Major winter storm still on track to hit Southern Manitoba this weekend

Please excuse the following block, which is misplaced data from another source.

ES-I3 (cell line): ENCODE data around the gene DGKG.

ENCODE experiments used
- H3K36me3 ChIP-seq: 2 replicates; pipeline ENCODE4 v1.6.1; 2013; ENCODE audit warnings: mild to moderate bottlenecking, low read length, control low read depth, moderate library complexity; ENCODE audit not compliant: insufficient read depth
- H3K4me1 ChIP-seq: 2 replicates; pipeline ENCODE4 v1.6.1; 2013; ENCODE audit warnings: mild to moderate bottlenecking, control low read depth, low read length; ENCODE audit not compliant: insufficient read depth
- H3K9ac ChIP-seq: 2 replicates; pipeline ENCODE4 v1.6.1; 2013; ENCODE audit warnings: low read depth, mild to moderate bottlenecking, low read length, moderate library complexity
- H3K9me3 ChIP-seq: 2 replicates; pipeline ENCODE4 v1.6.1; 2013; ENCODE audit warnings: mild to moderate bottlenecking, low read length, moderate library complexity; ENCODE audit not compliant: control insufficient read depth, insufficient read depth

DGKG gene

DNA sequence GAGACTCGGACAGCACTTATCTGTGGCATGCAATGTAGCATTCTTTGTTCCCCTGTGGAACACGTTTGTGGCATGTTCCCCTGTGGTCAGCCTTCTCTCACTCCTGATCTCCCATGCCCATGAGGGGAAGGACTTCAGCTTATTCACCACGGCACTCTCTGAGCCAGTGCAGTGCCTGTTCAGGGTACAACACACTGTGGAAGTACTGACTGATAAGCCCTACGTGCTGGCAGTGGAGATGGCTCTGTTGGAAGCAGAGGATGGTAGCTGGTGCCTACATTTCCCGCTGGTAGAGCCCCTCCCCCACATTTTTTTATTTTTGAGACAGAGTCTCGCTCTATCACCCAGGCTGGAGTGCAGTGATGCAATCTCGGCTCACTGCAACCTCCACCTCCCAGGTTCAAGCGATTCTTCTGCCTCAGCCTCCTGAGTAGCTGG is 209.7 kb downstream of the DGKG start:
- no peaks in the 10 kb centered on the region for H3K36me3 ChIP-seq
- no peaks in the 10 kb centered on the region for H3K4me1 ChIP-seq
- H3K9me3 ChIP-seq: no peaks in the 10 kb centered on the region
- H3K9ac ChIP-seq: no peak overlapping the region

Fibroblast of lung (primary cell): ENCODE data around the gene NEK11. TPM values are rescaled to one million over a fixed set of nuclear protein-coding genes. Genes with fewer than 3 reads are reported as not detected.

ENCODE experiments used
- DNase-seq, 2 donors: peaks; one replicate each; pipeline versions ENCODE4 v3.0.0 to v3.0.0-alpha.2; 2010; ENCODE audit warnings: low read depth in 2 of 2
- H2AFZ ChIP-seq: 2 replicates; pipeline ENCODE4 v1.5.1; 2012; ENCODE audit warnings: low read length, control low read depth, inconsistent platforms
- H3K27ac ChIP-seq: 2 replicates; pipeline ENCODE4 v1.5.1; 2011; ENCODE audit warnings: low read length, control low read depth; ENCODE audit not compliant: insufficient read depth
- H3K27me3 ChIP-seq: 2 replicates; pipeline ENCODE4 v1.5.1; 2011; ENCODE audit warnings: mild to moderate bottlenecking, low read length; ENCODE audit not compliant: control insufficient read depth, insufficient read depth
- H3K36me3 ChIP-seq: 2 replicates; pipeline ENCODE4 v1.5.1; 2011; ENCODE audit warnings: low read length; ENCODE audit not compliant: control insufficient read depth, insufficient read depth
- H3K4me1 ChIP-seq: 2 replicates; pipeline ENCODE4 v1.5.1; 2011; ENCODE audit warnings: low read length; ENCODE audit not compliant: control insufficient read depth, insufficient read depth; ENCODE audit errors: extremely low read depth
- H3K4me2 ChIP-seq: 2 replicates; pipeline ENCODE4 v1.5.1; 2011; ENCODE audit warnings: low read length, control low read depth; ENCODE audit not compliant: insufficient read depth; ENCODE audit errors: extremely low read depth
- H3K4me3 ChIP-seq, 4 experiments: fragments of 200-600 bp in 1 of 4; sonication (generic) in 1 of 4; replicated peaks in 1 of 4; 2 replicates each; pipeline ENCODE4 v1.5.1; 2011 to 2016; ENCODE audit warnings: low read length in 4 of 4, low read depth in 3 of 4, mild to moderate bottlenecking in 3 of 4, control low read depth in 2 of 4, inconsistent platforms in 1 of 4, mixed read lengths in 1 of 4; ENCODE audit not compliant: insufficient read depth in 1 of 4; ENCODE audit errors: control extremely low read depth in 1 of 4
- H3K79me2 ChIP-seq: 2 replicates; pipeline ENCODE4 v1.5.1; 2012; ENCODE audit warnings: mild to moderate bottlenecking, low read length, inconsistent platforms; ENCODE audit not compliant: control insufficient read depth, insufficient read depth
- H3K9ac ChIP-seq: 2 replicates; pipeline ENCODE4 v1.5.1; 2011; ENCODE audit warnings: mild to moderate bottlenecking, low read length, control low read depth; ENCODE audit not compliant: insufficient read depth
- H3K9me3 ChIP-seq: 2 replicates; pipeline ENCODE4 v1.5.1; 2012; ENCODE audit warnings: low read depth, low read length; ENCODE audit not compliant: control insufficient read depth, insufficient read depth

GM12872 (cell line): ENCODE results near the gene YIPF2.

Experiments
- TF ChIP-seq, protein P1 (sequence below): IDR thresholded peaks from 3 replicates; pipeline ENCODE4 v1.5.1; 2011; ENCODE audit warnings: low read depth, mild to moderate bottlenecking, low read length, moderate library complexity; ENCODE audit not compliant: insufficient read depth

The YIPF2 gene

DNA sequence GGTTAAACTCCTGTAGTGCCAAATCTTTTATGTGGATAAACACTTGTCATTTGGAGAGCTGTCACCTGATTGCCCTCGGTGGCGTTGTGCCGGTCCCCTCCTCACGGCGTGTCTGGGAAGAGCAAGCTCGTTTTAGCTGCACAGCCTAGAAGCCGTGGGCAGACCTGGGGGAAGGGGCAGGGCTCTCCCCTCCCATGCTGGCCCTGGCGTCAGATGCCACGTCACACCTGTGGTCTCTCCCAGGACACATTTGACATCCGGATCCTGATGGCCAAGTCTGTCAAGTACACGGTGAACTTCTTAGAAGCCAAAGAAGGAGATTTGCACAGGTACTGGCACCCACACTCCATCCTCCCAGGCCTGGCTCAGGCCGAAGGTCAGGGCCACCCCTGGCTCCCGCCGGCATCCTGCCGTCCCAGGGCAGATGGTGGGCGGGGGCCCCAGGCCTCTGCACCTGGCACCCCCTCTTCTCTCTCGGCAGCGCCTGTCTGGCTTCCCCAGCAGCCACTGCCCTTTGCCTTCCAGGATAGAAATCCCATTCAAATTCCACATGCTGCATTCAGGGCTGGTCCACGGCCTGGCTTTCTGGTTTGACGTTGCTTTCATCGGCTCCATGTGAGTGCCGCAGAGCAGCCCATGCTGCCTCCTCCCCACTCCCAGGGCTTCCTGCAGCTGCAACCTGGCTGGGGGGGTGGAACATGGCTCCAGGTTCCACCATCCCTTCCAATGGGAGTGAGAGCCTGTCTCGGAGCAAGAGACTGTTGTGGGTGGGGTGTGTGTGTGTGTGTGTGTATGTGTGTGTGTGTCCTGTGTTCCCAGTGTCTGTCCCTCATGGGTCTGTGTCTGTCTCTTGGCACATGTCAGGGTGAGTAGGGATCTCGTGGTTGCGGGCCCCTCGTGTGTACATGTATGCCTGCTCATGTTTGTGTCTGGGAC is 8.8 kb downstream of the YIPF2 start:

Whether its rain, freezing rain, snow or gusty winds, it's likely some combination of that mix will be part of your forecast between Saturday night and Monday night. Environment Canada has extended the Special Weather Statement for the Red River Valley and Southeastern Manitoba, including the Morden, Winkler, Altona, Emerson and Morris regions. A Winter Storm Watch is now in place for all of southwestern Manitoba, as far east as the Pilot Mound, Manitou and Carman regions. You can find your latest forecast details, here. "We continue to see some uncertainty with the exact track of this particular storm," explained CMOS Accredited Weathercaster Chris Sumner. "That's typical with a Colorado low-like system. Why it's so crucial this time around is there will be a fairly sharp line between significant impacts due to heavy snow and winds, and somewhat lesser impacts due to a snow rain mix leading to lower accumulations initially, before a complete changeover to snowfall. That line is hovering somewhere over the Red River Valley, meaning that region and eastward, at least as of right now, could see less snow than areas further west and north." Snow will begin in southern Manitoba Saturday evening. Over southeast portions of the province, snow may change to freezing rain and rain before switching back to snow Sunday night. Strong winds gusting up to 60 km/h Saturday night and Sunday may produce reduced visibilities in blowing snow, depending on the timing of the rain/snow transition. Another #MBstorm is set to bring snow and winds to south & central Manitoba starting Saturday night - with the risk of freezing rain in the southeast. For southern MB, most of the precip falls on Sunday, but snow continues Monday for central and northeastern areas. (1/2) pic.twitter.com/fh9wyb5c4K — ECCC Weather Manitoba (@ECCCWeatherMB) March 1, 2024 Sumner stressed, that doesn't mean those regions remaining within the Special Weather Statement won't be impacted, or see travel conditions deteriorate throughout Sunday in some regard. "As an area of warm air is pulled into the leading edge of the system Saturday night into Sunday morning, that means a higher chance of freezing rain developing before a changeover to rain if temperatures push above zero as currently forecasted for Sunday," he said. "The current guidance is for temperatures to remain above freezing Sunday for the Red River Valley and Southeastern Manitoba, before dropping overnight, meaning a changeover to snowfall into Monday morning." Sumner added as the low pressure system's track continues to develop, so will the area of that rain/snow line. "With that in mind, it's difficult to say with much certainly, right now, just how much snow may fall in the Red River Valley and Southeastern Manitoba," he said. "Depending on how this system pulls into the province, we could still see changes, so please keep a close eye on the forecast," he noted. For the latest Road Report information, click here. Meanwhile, for the southwestern part of the province, it is a much different story, with a high level of certainty regarding substantial snowfall between Saturday night and Monday morning. "A low pressure system from Montana will bring snow beginning in the southwest section of Manitoba on Saturday afternoon," explained the latest Winter Storm Watch update from Environment Canada. "Along with the snow, gusty winds will create blowing snow and reduced visibility. This area of snow and blowing snow will move northeast and cover much of the southern half of the province by Sunday morning. Snow is expected to rapidly accumulate on Sunday and Sunday night along with possible near blizzard conditions. Snow and blowing snow will continue through Monday. Rapidly accumulating snow could make travel difficult over some locations. Travel is expected to be hazardous due to reduced visibility in some locations." At this point, 10 to 20cms of snow is likely across the Southwestern portion of the province. Impacts from this low will continue into Monday, and it will be Monday night before it finally has moved out of our area. This storm comes on the heels of the Manitoba Hydrologic Forecast Centre's latest Spring Flood Outlook which indicated a low to moderate risk of flooding in the Red River Valley, and a low risk for the Assiniboine and Souris. "The Manitoba Hydrologic Forecast Centre will analyze the data from the precipitation system once it clears the province, and factor this information into the March Flood Outlook Report, which will be released in late March," stated a late Friday afternoon news release from the Province.